No surprise to find a Verdi programme at the Proms in his bicentenary year, but what was unusual was the focus on sacred music, given his antipathy towards the church as demonstrated in his more prolific output, his operas. The BBC recently screened a musically illustrated documentary on the composer, fronted by this evening’s maestro, Sir Antonio Pappano, and on top of his expected knowledge of the subject, what an engaging and articulate presenter he was! This personality was echoed tonight on stage with his all-Italian company, and from stage to auditorium, where the audience clearly loved him.

Sir Antonio Pappano conducts the Orchestra of the Academy of Santa Cecilia, Rome © BBC/Chris Christodoulou
Sir Antonio Pappano conducts the Orchestra of the Academy of Santa Cecilia, Rome
© BBC/Chris Christodoulou

Nor had they taken the more obvious option and programmed Verdi’s monumental Requiem, although we were treated to a precursor of one of its movements, the Libera me. Inspired by national pride and the deepest respect for Rossini, just after his fellow composer’s death in 1868, Verdi instigated a memorial project whereby each of the Mass sections would be written by a different Italian composer, with the conclusion in his own hands. Despite the material being written, the plan to perform the Mass on the anniversary of Rossini’s death didn’t come to fruition due to organisational and personality difficulties. Verdi used the basis of it, though, with modifications, when he wrote his full Requiem for novelist Alessandro Manzoni a few years later.

The familiar excitement and clashes of style and mood are all there in the predecessor, and the Chorus of the Academy of Santa Cecilia, Rome opened it in fine style with disciplined control through measured, hushed tones. The anticipation in the audience was palpable, as though nobody dared move a muscle for fear of breaking the spell, as the singers pleaded for deliverance, with a stylish lean on “tremenda”, emphasising the dread of the Day of Judgement. The first choral outburst at “Dies irae” has different music in the original, and this was handled to dramatic effect, with exciting accompaniment featuring lots of brass and drum rolls. Heaven and earth might indeed have been moving. Drama was also achieved with the changes in tempo, and some of the most exquisite moments came with the careful, classy placing of crucial words, “luceat” being a shining example.

Soprano Maria Agresta, stylishly operatic, balanced well with the chorus during the Libera me, but for me her sweet voice was heard to best advantage in Ave Maria. This version of the traditional prayer for soprano and strings (not to be confused with that sung by Desdemona in Otello or the opener to the Four Sacred Pieces) was composed for a benefit concert at La Scala. Agresta’s clear voice wrung heartfelt devotional tenderness out of the Italian text attributed to Dante, blossoming from the calm of a single repeated low note to a gloriously sunny, soaring central section, the whole framed by unobtrusive strings.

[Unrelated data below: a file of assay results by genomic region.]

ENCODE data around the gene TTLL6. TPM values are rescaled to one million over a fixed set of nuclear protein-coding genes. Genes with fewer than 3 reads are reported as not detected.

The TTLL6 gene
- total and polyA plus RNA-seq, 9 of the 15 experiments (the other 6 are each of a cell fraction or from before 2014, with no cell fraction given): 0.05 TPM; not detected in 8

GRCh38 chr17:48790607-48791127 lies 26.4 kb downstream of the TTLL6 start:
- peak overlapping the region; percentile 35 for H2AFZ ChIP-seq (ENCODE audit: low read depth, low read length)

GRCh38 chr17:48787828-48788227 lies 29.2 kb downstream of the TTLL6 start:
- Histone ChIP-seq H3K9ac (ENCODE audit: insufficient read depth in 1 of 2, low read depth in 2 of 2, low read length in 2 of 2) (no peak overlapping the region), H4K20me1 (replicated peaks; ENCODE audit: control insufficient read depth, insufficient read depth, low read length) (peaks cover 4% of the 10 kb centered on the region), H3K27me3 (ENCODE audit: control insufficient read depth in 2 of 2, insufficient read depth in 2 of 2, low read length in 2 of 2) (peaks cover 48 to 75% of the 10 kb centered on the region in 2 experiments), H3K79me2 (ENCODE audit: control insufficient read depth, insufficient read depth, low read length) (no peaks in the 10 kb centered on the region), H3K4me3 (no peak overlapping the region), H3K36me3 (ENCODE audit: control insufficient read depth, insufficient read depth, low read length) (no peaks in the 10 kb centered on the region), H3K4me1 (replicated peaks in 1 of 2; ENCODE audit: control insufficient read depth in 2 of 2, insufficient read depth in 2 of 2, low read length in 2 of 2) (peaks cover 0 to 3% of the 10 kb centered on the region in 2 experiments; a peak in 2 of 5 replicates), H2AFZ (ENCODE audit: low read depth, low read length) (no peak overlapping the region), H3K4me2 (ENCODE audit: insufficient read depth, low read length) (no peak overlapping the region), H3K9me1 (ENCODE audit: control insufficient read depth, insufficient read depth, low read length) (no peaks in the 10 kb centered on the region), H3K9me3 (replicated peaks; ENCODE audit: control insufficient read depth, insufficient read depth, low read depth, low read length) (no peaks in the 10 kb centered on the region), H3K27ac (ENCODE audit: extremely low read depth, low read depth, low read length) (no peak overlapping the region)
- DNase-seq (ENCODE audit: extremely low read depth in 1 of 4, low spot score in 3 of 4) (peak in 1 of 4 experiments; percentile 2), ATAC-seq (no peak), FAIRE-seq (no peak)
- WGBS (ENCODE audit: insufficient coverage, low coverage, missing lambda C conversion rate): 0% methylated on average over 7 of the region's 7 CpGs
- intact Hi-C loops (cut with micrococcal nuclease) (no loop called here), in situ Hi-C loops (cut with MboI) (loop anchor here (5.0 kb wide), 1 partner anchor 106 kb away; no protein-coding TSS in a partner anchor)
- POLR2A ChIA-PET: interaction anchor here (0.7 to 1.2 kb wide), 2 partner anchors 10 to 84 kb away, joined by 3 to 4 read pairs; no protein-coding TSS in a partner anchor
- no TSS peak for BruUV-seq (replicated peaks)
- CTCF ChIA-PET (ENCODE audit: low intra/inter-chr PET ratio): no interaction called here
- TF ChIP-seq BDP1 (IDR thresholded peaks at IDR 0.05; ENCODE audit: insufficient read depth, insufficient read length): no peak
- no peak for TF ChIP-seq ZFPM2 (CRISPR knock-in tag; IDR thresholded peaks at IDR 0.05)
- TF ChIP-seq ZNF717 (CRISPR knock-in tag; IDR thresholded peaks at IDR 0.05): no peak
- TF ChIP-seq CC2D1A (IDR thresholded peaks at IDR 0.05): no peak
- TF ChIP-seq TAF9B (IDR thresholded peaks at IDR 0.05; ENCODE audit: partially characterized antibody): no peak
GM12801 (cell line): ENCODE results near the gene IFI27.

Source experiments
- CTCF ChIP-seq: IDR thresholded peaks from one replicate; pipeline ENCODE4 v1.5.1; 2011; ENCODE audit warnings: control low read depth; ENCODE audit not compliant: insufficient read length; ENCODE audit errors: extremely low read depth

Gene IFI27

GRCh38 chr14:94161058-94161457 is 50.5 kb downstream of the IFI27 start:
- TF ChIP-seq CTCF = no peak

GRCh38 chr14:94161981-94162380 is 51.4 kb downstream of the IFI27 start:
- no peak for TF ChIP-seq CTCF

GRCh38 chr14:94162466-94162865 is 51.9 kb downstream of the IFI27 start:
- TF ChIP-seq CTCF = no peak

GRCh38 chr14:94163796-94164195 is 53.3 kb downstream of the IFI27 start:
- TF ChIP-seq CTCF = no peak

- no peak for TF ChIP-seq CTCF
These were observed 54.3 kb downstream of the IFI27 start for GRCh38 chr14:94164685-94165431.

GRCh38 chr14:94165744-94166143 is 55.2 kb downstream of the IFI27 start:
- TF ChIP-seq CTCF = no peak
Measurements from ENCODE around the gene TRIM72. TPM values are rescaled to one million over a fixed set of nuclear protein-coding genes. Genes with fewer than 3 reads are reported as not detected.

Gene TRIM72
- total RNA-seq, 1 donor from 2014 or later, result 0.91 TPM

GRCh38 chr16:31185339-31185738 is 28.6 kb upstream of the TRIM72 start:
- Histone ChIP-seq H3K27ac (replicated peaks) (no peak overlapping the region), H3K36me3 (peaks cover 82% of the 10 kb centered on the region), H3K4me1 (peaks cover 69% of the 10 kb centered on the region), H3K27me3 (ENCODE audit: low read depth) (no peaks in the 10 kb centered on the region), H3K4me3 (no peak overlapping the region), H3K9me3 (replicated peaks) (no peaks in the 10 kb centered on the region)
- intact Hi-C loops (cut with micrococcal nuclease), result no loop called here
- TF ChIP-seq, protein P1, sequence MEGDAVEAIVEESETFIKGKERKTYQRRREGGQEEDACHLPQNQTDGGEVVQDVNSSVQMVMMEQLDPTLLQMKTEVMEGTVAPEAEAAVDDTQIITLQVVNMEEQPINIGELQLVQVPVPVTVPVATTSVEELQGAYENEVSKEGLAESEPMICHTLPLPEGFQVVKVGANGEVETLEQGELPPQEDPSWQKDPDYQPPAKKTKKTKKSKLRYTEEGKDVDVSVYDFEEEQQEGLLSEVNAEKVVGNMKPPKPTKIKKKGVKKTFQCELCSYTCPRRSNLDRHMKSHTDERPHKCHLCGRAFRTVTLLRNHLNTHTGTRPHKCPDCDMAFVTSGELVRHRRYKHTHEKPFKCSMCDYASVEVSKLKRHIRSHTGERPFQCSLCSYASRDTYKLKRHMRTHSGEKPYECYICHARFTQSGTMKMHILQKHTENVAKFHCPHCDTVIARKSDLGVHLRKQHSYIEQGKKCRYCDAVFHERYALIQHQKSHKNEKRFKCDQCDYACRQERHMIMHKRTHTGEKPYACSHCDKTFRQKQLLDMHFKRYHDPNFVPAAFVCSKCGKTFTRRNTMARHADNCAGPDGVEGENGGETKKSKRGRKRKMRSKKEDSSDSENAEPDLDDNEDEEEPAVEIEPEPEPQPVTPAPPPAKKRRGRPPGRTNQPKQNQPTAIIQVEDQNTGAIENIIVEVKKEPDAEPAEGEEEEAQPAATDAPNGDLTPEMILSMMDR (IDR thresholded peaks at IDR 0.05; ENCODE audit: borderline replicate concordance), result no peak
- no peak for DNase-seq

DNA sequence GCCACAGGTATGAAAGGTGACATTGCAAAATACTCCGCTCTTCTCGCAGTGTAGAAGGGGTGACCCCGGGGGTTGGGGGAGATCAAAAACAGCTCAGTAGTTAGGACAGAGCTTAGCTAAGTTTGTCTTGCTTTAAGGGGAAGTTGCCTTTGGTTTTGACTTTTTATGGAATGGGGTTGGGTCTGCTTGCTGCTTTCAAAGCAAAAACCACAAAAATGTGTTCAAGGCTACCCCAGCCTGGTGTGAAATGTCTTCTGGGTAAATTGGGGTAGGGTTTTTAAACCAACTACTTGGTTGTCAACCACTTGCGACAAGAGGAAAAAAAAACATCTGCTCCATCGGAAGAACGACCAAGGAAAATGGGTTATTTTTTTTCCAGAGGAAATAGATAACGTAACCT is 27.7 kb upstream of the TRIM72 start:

The strings of the Orchestra of the Academy of Santa Cecilia, Rome had also kicked off the concert with Carl Herrmann’s arrangement of the String Quartet in E minor. Verdi wrote this almost as a sideline whilst awaiting resolutions to some technical hitches in productions of his operas in Naples, and it was first performed at a low-key soirée at his house. A rare work of Verdi’s without voices, it nevertheless has a songlike quality, particularly exemplified in the gentle opening by a small nucleus. Even when joined by their remaining string colleagues, building colour and richness through a crescendo, there remained an intimate atmosphere, probably enhanced by the proximity of the prommers. The piece alternates between passages of drama and quiet poise. A lovely cello solo in the “Prestissimo” injected a decided feel-good factor, the cellist quite rightly acclaimed during the warm applause. The contrasting effects between near-standstill and brilliant accelerando in the closing movement were superbly done.

Though accompanied by orchestra in the second and fourth, the chorus took the limelight in Four Sacred Pieces. Every eye was on Pappano, so it was surprising just occasionally that their entries seemed a little tentative and not entirely together, whereas the consistency of final consonants and cadences was spot-on. They could give masterclasses in breathing techniques as well as dynamics and precision of articulation – a carefully-placed marcato in “dum pendebat” in the Stabat Mater was a fine example of making the words work.

A delighted Pappano brought chorusmaster Ciro Visco on stage to acknowledge the well-merited cheers of the crowd. A lovely touch was to turn the entire company around to face the audience behind them in the upper choir stalls, to accept their applause. To be honest, that gave my hands a welcome little rest.

****1